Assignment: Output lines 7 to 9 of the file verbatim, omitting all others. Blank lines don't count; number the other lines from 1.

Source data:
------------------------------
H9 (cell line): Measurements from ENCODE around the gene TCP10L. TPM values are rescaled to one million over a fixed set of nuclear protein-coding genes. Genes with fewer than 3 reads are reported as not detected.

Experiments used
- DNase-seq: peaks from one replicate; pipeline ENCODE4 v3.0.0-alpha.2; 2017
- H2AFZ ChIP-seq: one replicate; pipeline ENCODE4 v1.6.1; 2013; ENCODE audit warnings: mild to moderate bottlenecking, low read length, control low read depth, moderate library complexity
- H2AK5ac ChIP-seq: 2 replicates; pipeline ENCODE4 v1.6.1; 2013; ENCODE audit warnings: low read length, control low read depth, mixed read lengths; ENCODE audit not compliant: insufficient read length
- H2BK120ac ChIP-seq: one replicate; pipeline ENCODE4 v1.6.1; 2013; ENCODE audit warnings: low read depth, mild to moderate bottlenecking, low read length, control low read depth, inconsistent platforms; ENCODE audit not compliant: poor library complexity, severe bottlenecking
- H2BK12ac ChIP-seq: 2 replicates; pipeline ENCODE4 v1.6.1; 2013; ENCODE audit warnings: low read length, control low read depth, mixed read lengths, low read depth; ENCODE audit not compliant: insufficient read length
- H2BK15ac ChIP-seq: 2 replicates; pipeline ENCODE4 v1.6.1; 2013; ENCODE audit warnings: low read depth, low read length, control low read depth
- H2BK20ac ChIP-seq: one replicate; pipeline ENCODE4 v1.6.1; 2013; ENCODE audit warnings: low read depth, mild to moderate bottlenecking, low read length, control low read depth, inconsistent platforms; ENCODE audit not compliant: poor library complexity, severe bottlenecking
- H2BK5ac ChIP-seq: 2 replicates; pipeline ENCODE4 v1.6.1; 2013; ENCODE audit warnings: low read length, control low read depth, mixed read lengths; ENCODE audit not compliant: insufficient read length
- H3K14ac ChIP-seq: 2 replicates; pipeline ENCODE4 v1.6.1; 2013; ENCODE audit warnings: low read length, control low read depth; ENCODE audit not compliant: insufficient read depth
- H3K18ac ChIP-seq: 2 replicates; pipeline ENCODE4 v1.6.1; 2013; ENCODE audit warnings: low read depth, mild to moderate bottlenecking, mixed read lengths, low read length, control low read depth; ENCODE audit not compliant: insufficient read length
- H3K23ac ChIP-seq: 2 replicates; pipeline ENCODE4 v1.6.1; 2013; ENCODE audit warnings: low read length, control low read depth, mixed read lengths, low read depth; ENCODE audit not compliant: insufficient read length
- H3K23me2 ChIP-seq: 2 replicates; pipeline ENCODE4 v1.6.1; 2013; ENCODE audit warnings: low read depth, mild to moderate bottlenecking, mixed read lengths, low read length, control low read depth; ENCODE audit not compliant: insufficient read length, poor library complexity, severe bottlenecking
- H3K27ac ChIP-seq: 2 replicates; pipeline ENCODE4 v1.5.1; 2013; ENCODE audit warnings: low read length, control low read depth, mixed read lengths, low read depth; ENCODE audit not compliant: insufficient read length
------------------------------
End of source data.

- H2BK12ac ChIP-seq: 2 replicates; pipeline ENCODE4 v1.6.1; 2013; ENCODE audit warnings: low read length, control low read depth, mixed read lengths, low read depth; ENCODE audit not compliant: insufficient read length
- H2BK15ac ChIP-seq: 2 replicates; pipeline ENCODE4 v1.6.1; 2013; ENCODE audit warnings: low read depth, low read length, control low read depth
- H2BK20ac ChIP-seq: one replicate; pipeline ENCODE4 v1.6.1; 2013; ENCODE audit warnings: low read depth, mild to moderate bottlenecking, low read length, control low read depth, inconsistent platforms; ENCODE audit not compliant: poor library complexity, severe bottlenecking